We were discussing all manner of interesting things as we strolled arm in arm down Vasagatan toward the metro station after a truly wonderful summer's day on the town.

Summers in Stockholm are quite amazing, it is light out for something like twenty hours out of twenty four, the weather is usually quite balmy and no one wants to stay inside.

Stockholm is built on a series of islands, so the city is crisscrossed by canals, it's a bit like Venice, but without the bad smell. As a matter 0f fact it is both one of the most delightful, and one of the cleanest cities I have ever been in.

We were returning home from a day of wandering the city, exploring it on foot, by bus and ferry.

She had decided that morning that we had to visit the Museum of Medieval Stockholm, a rather unique place. The city had planned to build an underground parking lot near Parliament, but when they started digging, they discovered a section of the original city, houses, artifacts, streets, a longboat, part of the city wall and much, much more. Rather than doing what we do here when a builder finds an archaeological site (try to hide the fact, destroy the site before anyone knows about it, complain about how much money it's going to cost you to let people come in and preserve the artifacts, and pour concrete over it as soon as you can) the city did something interesting. They built an underground museum instead of a parking lot.

To get in, you went through a rather nondescript door in a little cul-de-sac, down a narrow flight of stairs, and into a HUGE underground chamber.

It was truly amazing, to walk streets that were laid in the thirteenth century, peering into the buildings, touching the stones. The fact that we were in a giant man made cave with lights strung like stars across the sealing gave it a dreamy, surreal quality.

After prowling about for a while, taking in the atmosphere of Medieval Stockholm, we decided to move on.

We cut through Parliament, which is nothing like going to the houses of congress here. It is just sort of open and people walk through. No guns, no secret service, no guards. It was even more surreal than the museum for an American used to US government paranoia about the intentions of its citizens.

Coming out this entrance, there were almost always street musicians, often from South America, playing native flutes, Charango and drum. We were on our way to one of my vary favorite parts of Stockholm, the Gamla Stan (Old Town) for lunch.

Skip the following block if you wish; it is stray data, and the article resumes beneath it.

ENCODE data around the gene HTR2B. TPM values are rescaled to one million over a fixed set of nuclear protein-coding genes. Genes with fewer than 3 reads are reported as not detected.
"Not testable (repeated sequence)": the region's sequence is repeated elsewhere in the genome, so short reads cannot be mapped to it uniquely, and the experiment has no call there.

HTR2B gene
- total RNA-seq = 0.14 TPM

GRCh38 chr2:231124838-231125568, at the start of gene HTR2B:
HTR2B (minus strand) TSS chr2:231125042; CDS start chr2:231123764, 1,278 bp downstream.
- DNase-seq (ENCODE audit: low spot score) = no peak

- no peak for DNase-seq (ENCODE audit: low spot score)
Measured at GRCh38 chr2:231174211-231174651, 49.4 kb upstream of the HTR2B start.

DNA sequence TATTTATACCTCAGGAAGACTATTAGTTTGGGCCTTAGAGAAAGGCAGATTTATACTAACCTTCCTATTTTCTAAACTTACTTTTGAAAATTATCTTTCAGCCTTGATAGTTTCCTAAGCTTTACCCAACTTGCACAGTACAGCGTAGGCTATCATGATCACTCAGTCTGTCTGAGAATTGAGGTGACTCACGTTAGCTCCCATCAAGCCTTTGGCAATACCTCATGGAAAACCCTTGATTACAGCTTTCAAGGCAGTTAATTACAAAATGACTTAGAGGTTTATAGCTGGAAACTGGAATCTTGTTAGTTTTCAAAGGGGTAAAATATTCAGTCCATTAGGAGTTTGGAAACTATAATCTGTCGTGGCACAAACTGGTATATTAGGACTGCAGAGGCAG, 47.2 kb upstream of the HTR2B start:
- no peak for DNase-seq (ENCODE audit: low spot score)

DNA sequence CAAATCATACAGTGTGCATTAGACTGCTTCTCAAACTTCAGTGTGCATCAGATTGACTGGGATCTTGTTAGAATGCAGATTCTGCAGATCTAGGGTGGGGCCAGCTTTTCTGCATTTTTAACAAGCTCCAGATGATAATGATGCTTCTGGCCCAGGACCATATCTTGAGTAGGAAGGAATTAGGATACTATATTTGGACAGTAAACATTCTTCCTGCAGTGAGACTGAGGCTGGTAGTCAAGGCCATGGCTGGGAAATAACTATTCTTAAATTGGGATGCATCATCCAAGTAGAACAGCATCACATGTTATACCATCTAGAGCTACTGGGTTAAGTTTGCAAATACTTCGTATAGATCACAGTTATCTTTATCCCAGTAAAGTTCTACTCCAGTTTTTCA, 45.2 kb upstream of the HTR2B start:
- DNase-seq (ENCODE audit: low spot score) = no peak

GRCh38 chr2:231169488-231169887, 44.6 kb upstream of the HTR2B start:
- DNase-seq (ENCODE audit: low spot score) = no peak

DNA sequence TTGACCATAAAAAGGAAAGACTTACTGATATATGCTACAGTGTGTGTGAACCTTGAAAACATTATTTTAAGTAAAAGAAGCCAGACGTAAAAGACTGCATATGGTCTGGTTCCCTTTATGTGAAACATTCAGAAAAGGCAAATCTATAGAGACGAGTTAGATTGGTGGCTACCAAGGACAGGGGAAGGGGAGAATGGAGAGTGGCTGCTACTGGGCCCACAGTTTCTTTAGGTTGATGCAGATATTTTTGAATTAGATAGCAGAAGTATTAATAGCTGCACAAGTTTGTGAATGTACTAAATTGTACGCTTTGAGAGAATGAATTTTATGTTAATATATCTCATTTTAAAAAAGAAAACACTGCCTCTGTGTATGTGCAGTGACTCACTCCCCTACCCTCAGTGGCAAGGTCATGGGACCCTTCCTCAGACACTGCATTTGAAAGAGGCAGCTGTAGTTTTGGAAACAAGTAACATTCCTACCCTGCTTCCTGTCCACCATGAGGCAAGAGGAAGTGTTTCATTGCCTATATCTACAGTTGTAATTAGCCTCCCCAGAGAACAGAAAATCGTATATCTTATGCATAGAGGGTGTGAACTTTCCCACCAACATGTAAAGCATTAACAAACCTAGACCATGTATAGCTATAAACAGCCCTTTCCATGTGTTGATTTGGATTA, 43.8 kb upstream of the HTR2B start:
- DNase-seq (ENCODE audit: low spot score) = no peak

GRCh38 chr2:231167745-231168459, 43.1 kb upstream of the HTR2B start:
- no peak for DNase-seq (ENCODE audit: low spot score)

The Gamla Stan is a tourist attraction to be sure, but a rather nice one. It was in fact one of my favorite parts of the city. I love the narrow, cobblestone streets, the shops, outdoor cafes and buildings that have been standing since before America was a country.

After grabbing lunch, we headed over to Skansen.

Skansen is an outdoor museum, and it's huge. It includes a zoo, houses and other buildings from every part of Swedish history as well as other exhibits. I suspect you could spend a week there ans still not explore everything the place has to offer.

As you may have figured out by now, I have an enduring fascination with history, and since most of my mother's family came from Sweden, I found my trip to Skansen to be particularly engaging.

I loved tins little house from Sami land. It reminded me of something out of fairytale.

And this house looks very much like the one my Grandfather was born in, before his family upped and moved to the States.

There was also a zoo that had many of the indigenous Scandinavian animals, wolves, and wolverines, moose, reindeer, European bison, and this fellow,
The Swedish lynx. Don't think bobcat here, he was about sixty pounds, the size of a small cougar. I was impressed. I had not realized that the European lynx was a large as that, or that they had managed to survive as well as they had.

After a good day's wandering, we headed to the Hötorget (the hay square).

This is an indoor-outdoor market, sort of a farmer's market on steroids. I had promised my friend that I would cook her a real southwestern meal, and this was one of the few places I might be able to find the required ingredients. (chilies were not common in Sweden, nor are some of the other spices we take for granted here)

We managed to find everything I needed and we headed off to the metro station to catch the Blue Line home.

As we walked the conversation drifted to some of the differences between Sweden and the US.

"We are a social democracy" she said. "We understand that the government's job is to serve the collective needs of the people, the US seems to think that it is government's job to rule the people as if they were all slightly naughty children". I of course protested this characterization.

She pointed out that our government seems determined to use our tax money for thins that do not in fact serve the people who give the money, but rather to benefit those dubious, sociopathic pseudo-entities called corporations. (note: "sociopathic" is defined as behavior that is antisocial and lacks a sense of moral responsibility or social conscience). She explained that "Social Democracy" means having a conscience as a people, and acting on it for the benefit of ALL citizens. She pointed out two major differences between our countries. The first was in education. She said (and she was a school teacher, so I suspect she knew what she was talking about) that the quality of education was uniform across the country. You would receive the same high quality education in a big city school and a rural one room school house. This was why Sweden had near universal literacy, and such a low crime rate according to her.

The other area wan health care. She said " We think that it is not really a democracy if you die before you are old enough to vote because you were denied necessary health care because of money". She pointed out that America's health system was a parasite that preyed on the citizens of my country taking more and more money and doing everything it could to not give value for what was taken.